by Peter Suber
Open Access (OA) literature is digital, online, free of charge, and free of
most copyright and licensing restrictions. What makes it possible is the
internet and the consent of the author or copyright-holder.
OA literature is not free to produce, even if it is less expensive to produce
than conventionally published literature. The question is not whether
scholarly literature can be made costless, but whether there are better
ways to pay the bills than by charging readers and creating access barriers.
Business models for paying the bills depend on how OA is delivered.
OA is entirely compatible with peer review, and all the major OA initiatives
for scientific and scholarly literature insist on its importance. Just as
authors of journal articles donate their labor, so do most journal editors
and referees participating in peer review.
For more information: see Peter Suber's overview of Open Access:
Want to learn even more? Read the book Understanding Open Access by the Authors Alliance. The electronic version is open access and free to download.
There is an interesting relationship between altmetrics and open access. One could even refer to altmetrics as open metrics. This is firstly due to the fact that altmetrics data uses open sources.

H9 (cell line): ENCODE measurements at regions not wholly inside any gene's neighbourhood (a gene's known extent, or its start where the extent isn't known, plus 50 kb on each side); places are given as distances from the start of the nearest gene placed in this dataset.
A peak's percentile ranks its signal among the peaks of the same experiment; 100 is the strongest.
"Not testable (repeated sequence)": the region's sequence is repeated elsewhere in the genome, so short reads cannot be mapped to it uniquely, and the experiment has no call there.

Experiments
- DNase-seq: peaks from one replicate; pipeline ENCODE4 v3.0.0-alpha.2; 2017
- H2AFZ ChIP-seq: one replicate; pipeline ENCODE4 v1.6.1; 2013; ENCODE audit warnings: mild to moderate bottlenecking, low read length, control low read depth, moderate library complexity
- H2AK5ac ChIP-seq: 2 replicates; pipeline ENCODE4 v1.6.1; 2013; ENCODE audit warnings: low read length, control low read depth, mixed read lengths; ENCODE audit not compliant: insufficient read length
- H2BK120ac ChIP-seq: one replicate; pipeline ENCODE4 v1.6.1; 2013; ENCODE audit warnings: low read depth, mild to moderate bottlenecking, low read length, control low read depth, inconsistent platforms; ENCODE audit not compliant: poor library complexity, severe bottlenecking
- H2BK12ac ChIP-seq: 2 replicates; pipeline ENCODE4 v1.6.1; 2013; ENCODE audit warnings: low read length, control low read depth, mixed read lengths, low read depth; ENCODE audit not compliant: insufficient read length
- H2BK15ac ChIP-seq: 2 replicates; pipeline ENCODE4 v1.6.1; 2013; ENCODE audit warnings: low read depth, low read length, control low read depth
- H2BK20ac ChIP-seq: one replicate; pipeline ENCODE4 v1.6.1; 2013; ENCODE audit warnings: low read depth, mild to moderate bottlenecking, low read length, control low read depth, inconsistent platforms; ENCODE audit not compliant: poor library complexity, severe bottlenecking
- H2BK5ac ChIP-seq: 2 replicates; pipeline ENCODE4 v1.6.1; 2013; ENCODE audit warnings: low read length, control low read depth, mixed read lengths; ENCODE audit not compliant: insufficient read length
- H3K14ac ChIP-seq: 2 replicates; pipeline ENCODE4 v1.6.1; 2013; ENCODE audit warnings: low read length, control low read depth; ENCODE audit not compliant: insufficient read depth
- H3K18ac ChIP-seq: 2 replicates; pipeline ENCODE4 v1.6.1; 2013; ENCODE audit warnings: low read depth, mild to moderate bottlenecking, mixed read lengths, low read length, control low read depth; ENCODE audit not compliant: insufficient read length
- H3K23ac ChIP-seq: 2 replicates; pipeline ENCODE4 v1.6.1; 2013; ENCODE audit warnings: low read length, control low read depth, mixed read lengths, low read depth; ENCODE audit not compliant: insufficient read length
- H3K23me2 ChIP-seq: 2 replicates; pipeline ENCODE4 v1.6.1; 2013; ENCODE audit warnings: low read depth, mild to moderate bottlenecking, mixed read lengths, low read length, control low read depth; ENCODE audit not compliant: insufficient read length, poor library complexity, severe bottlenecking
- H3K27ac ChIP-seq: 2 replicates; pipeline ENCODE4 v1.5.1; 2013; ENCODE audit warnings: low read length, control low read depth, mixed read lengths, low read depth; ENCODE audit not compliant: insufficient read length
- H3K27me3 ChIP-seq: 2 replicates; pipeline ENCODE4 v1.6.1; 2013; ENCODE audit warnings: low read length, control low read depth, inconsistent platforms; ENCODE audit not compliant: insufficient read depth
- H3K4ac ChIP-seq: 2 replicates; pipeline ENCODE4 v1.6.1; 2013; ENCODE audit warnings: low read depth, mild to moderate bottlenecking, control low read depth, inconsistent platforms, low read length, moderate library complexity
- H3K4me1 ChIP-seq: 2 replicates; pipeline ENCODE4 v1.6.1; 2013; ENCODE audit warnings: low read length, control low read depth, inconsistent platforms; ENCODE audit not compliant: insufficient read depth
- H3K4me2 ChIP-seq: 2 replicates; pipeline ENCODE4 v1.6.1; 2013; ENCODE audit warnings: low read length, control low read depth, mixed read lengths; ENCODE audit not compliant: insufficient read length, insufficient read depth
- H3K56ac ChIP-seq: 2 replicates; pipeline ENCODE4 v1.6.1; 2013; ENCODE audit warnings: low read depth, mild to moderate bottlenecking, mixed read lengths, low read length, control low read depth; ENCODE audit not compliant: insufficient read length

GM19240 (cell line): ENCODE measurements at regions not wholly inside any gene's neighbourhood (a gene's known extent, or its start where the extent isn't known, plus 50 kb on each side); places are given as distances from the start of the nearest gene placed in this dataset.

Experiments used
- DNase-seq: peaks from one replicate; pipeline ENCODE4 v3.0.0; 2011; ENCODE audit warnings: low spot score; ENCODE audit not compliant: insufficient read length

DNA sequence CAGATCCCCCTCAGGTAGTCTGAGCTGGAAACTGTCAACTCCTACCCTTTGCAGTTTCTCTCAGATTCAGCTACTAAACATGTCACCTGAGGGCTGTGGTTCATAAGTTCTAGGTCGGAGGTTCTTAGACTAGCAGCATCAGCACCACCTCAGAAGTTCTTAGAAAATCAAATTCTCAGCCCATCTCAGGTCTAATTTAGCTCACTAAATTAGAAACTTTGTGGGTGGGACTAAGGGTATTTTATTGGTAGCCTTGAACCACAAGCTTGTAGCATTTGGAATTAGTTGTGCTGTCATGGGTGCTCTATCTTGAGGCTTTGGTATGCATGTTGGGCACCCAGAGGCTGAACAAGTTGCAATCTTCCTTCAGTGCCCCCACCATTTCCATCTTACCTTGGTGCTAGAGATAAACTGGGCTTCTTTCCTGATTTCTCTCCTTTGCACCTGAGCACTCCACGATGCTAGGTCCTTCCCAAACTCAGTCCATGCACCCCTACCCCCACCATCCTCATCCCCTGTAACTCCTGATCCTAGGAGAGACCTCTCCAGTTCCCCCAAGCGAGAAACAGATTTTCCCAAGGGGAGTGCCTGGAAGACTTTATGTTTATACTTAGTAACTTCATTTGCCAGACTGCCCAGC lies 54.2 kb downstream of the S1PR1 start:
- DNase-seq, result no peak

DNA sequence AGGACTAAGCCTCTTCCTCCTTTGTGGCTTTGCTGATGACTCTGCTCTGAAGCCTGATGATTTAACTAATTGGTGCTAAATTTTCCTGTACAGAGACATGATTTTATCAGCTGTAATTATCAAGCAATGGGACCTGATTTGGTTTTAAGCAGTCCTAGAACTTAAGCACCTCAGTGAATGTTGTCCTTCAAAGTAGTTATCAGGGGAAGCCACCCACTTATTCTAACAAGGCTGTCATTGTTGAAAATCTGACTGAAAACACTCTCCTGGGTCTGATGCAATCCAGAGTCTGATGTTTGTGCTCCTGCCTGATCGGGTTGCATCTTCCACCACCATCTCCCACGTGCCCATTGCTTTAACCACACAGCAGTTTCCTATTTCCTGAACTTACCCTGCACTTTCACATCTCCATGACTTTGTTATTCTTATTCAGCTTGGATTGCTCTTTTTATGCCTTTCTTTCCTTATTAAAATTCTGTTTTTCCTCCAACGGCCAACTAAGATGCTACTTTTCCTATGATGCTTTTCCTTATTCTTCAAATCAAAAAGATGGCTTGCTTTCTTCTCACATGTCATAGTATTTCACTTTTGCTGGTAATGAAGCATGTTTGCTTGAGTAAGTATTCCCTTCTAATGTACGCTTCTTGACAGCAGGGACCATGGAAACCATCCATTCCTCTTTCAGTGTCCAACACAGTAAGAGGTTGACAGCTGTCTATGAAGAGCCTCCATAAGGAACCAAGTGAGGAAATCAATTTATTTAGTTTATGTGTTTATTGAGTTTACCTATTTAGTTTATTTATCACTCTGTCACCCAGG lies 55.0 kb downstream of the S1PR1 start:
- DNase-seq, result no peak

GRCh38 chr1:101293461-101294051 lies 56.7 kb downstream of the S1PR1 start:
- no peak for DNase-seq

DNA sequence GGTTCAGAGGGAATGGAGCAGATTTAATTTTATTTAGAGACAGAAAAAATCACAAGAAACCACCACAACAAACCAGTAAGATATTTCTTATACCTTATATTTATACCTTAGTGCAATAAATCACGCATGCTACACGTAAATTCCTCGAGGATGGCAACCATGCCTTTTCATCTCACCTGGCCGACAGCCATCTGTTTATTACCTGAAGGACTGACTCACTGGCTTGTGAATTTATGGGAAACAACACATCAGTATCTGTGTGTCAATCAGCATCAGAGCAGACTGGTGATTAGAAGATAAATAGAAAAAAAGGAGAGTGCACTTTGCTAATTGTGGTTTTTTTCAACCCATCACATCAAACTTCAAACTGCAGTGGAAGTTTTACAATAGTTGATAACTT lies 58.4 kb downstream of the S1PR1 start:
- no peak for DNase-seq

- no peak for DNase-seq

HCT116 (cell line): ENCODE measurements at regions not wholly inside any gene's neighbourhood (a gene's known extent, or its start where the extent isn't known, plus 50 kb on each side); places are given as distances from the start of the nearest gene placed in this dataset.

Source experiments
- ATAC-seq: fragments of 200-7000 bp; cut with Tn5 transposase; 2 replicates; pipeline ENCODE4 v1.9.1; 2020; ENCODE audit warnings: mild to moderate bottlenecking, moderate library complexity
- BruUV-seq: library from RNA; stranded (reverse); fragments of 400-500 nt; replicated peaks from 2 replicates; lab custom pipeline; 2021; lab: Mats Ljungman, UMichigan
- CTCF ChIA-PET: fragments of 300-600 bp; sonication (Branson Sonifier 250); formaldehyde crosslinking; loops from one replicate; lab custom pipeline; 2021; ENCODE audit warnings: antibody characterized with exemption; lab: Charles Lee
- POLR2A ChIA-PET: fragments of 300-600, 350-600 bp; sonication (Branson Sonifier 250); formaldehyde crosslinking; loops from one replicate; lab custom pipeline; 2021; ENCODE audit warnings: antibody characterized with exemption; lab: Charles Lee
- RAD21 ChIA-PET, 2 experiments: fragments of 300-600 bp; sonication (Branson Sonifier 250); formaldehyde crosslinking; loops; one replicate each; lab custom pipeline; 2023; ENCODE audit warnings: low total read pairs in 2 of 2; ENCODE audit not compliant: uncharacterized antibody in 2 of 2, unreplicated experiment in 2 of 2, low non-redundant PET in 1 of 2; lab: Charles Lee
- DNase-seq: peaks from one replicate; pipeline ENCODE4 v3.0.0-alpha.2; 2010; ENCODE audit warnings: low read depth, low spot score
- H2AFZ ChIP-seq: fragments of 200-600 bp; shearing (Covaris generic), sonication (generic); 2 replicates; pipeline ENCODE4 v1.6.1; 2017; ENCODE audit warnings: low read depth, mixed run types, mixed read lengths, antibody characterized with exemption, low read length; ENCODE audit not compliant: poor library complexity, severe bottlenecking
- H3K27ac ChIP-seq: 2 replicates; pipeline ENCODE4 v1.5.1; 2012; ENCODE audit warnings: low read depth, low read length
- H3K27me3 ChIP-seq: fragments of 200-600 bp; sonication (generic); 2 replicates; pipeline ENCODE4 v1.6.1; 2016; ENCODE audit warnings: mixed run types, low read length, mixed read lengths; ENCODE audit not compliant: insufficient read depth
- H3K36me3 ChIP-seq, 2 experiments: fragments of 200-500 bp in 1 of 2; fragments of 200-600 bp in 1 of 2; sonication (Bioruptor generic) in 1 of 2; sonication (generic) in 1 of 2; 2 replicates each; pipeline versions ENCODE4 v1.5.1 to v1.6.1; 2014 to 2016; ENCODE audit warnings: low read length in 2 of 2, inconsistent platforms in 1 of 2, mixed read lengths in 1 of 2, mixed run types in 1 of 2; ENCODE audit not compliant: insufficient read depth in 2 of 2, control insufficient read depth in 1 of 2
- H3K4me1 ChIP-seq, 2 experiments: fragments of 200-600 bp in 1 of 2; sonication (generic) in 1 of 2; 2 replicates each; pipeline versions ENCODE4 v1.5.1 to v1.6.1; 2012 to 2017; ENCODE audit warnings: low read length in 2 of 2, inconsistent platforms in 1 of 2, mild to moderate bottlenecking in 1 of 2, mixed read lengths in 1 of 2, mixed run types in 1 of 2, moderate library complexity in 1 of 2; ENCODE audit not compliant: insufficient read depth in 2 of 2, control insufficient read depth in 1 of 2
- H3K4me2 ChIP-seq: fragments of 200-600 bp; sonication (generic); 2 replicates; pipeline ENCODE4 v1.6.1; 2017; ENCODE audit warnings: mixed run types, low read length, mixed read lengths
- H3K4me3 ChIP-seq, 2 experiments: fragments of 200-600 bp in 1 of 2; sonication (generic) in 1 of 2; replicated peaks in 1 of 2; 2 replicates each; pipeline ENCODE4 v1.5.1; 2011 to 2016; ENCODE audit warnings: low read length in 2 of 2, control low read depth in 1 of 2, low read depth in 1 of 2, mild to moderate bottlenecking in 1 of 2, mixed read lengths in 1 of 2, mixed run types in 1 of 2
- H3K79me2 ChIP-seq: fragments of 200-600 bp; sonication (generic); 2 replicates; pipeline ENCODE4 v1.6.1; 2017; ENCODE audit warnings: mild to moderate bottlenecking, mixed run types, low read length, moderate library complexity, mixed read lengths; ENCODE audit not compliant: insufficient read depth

Open access research outputs that are themselves promoted via social web applications enjoy higher visibility and accessibility than those published within the commercial scholarly communication model, increasing the prospect of public consumption and engagement.
If you are a fan of data sharing, open data, open science, and generally openness in research, you’ve heard them all: excuses for keeping data out of the public domain. If you are NOT a fan of openness, you should be. For both groups (the fans and the haters), I’ve decided to construct a “Frankenstein monster” blog post composed of other peoples’ suggestions for how to deal with the excuses.